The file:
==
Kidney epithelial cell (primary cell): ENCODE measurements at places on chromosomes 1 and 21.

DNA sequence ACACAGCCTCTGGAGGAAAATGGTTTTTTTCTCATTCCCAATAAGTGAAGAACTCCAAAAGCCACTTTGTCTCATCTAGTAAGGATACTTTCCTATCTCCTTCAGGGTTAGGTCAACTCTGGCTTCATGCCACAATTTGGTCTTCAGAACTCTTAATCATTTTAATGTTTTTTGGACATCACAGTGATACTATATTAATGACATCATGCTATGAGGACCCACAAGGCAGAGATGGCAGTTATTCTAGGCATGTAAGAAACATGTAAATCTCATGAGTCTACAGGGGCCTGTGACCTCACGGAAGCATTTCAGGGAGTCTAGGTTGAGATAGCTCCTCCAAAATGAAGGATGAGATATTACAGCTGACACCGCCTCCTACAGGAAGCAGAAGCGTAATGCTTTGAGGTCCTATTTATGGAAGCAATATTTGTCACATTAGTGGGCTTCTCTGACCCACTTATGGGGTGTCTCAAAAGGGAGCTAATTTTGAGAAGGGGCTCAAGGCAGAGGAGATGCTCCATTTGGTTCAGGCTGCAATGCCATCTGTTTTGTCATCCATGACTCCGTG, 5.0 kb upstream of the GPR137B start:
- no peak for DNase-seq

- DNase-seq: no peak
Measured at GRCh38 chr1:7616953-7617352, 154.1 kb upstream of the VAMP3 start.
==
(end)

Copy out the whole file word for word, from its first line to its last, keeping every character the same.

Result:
Kidney epithelial cell (primary cell): ENCODE measurements at places on chromosomes 1 and 21.

DNA sequence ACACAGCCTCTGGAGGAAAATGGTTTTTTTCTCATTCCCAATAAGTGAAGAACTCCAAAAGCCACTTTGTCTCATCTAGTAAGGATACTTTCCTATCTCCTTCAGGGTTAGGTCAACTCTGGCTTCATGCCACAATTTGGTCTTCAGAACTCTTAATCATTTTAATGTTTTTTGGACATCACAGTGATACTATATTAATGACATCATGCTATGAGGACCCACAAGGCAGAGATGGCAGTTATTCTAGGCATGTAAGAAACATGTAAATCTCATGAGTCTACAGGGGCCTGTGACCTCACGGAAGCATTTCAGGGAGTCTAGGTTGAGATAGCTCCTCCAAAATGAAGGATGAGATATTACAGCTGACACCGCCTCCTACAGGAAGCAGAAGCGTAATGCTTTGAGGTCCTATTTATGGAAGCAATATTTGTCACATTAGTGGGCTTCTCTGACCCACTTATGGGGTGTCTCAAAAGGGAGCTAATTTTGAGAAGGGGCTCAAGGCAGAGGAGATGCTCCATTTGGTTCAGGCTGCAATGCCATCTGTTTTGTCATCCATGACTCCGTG, 5.0 kb upstream of the GPR137B start:
- no peak for DNase-seq

- DNase-seq: no peak
Measured at GRCh38 chr1:7616953-7617352, 154.1 kb upstream of the VAMP3 start.